In the midst of a month when he has re-established himself as a productive and healthy major league hitter, outfielder Nolan Reimold’s three-run, game-winning home run through the mist and off the front of the right field flag court showed one of the biggest keys to the Orioles’ success so far.
Reimold, the team’s platoon outfielder against left-handed starters, has keyed five victories over such pitchers this season. Manager Buck Showalter said it’s no coincidence that these Orioles, who have a healthy Reimold to go along with slugging right-handed hitter Mark Trumbo, have fared better against lefties this year.
“He’s been solid,” Showalter said. “He’s been a real contributor. It’s the first time, I don’t want to say completely healthy, but healthy to show what he’s capable of doing and remind everybody. I’m real happy for him because he’s been down a rough road. It’s a real tribute to him to persevere through this, and [I’m] quite proud of the organization for sticking with him. He’s dialed up a lot of things that we’ve needed.”
Carlos Rodon was the sixth left-handed starter the Orioles have faced this year, a list that also includes Boston’s David Price, Texas’ Cole Hamels and Martin Perez, plus Chicago’s John Danks. They’ve won five of those six, including Friday’s 6-3 win over Rodon and the White Sox, and Reimold is a big part of that.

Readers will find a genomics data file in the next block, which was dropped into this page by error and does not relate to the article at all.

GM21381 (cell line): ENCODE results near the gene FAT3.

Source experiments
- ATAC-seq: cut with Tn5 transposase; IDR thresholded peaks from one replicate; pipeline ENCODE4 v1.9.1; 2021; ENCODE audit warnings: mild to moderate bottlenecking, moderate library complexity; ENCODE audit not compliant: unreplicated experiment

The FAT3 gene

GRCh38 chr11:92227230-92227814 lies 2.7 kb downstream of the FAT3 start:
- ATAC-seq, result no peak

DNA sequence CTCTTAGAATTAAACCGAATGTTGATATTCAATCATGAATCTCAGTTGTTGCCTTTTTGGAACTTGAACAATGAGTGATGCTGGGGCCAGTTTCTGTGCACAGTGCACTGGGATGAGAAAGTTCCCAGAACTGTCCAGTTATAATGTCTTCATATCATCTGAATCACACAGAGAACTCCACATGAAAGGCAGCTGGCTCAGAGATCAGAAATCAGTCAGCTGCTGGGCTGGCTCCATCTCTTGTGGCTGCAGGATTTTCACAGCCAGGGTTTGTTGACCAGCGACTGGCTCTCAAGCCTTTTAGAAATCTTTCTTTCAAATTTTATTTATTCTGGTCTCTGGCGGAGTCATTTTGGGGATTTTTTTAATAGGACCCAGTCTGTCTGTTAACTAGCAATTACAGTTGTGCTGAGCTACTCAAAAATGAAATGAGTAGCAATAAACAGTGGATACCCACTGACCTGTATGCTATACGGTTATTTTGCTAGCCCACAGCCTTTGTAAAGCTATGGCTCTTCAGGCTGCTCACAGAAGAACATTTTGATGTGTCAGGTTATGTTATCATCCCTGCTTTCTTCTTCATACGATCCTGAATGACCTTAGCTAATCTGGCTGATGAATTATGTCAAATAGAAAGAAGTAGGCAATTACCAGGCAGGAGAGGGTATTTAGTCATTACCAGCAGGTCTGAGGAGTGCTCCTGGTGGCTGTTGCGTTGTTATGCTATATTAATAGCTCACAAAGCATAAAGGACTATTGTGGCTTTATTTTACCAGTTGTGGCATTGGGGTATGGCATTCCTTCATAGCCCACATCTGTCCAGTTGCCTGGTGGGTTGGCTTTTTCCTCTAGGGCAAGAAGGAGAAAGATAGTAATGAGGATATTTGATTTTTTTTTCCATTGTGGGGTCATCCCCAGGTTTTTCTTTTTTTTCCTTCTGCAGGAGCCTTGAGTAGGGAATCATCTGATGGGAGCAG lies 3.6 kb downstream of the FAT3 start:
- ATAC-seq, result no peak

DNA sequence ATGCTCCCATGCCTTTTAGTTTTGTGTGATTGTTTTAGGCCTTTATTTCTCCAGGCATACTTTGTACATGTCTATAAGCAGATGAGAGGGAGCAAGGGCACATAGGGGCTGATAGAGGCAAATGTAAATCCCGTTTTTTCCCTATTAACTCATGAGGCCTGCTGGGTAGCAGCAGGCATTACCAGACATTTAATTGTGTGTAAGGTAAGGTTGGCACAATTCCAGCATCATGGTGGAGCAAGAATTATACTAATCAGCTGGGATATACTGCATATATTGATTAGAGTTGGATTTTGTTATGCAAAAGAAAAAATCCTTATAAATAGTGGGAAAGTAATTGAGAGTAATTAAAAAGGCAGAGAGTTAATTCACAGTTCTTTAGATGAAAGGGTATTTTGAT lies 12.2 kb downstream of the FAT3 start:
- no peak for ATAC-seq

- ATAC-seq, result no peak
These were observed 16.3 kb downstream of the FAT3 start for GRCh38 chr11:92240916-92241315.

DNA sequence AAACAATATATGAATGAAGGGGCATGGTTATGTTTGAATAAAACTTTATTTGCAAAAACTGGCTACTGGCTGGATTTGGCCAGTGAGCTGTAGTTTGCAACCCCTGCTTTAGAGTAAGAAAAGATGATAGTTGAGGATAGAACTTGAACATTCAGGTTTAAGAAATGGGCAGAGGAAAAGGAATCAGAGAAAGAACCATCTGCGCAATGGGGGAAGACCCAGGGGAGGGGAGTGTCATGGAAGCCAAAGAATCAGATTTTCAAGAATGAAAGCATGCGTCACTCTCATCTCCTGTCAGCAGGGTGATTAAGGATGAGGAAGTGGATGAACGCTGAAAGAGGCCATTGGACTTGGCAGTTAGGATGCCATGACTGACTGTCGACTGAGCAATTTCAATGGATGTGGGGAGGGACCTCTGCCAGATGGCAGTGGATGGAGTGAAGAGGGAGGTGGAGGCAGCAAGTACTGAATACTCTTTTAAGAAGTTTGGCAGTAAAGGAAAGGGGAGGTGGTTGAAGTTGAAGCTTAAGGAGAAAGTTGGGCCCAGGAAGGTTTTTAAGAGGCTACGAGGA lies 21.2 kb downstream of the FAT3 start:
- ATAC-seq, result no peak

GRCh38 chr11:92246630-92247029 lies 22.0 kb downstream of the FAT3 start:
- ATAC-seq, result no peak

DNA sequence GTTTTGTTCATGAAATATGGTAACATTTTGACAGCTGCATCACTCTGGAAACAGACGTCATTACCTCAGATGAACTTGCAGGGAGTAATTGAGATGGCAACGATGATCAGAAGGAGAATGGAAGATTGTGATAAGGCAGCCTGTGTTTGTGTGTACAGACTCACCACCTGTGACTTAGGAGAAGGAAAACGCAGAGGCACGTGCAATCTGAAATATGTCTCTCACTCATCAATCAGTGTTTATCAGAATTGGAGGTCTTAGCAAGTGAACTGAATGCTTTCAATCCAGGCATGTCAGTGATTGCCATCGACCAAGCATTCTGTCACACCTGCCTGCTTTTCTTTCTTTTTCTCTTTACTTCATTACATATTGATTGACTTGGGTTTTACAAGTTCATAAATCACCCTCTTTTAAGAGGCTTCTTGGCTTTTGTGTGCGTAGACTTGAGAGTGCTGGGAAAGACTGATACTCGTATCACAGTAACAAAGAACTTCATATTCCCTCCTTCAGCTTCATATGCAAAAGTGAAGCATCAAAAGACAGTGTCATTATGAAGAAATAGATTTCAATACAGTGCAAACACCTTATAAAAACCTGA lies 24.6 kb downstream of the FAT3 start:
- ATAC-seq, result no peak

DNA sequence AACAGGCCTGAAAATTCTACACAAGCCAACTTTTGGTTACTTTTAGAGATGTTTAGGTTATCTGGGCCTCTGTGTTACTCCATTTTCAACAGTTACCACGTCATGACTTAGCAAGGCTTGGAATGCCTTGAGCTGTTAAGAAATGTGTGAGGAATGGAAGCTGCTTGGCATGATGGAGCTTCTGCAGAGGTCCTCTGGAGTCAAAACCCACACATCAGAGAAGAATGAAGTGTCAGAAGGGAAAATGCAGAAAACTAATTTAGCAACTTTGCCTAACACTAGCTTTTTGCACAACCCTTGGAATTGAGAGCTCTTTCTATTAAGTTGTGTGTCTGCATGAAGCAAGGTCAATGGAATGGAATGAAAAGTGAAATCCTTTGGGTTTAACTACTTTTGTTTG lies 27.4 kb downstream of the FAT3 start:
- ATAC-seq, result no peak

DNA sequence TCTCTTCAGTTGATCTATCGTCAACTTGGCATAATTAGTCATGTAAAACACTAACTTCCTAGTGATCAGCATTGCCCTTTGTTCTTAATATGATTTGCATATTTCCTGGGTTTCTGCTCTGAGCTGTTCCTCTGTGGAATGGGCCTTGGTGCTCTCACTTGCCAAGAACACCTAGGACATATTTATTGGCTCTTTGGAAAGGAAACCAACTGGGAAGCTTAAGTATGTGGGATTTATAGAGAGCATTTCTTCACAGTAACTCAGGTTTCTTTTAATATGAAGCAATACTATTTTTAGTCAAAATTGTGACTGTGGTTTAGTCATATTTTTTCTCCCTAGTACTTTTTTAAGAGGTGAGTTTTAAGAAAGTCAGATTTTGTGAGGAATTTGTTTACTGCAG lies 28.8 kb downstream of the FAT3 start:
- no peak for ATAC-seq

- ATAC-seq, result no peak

“You can tell, it was about the last week of spring training, a lot of guys are kind of in a good place,” Showalter said. “You could tell they know what they’re expected to bring. And I think Nolan’s got a real peace about [him], he knows if he’s healthy and knows if he’s getting opportunities he’s going to be able to contribute. You can just tell being around him that he kind of likes where he is professionally.”
Reimold's home run, his third of the season, gave him five RBIs — all on home runs — and raised his average to .355 with a 1.136 OPS this season. Friday’s was Reimold’s first home run off a left-hander, but he’s now hitting .412 against lefties this season.
He’s seen most of his starts against left-handers, and typically in those games Trumbo moves to designated hitter in place of Pedro Alvarez, who is essentially the platoon designated hitter against right-handed pitching.
That means the Orioles can stack a lineup with right-handed hitters in a way they haven’t been able to in the past.
As a team, the Orioles entered Friday hitting .286/.346/.557 off left-handed starters, and .252/.308/.461 overall off lefties. They tagged Rodon, a pitcher Showalter said seemed to have no-hit stuff through the first three innings and retired the first 11 batters he faced, for six runs (four earned) on eight hits to bolster that.
They’re still middle-of-the-pack in that category this year — though clearly dragged down by some left-handed relievers they’ve seen — but are far better than last year’s .240/.306/.356 against left-handers that hurt them all season.
That Reimold, a player whose injuries have derailed what many in the Orioles organization thought would be a promising career, is keying this April success for the team makes it better for all involved.
“I really scuffled around for a couple of years after that — it takes a long time,” Reimold said. “It’s good to be back and good to be playing and helping out and helping the team win some games.”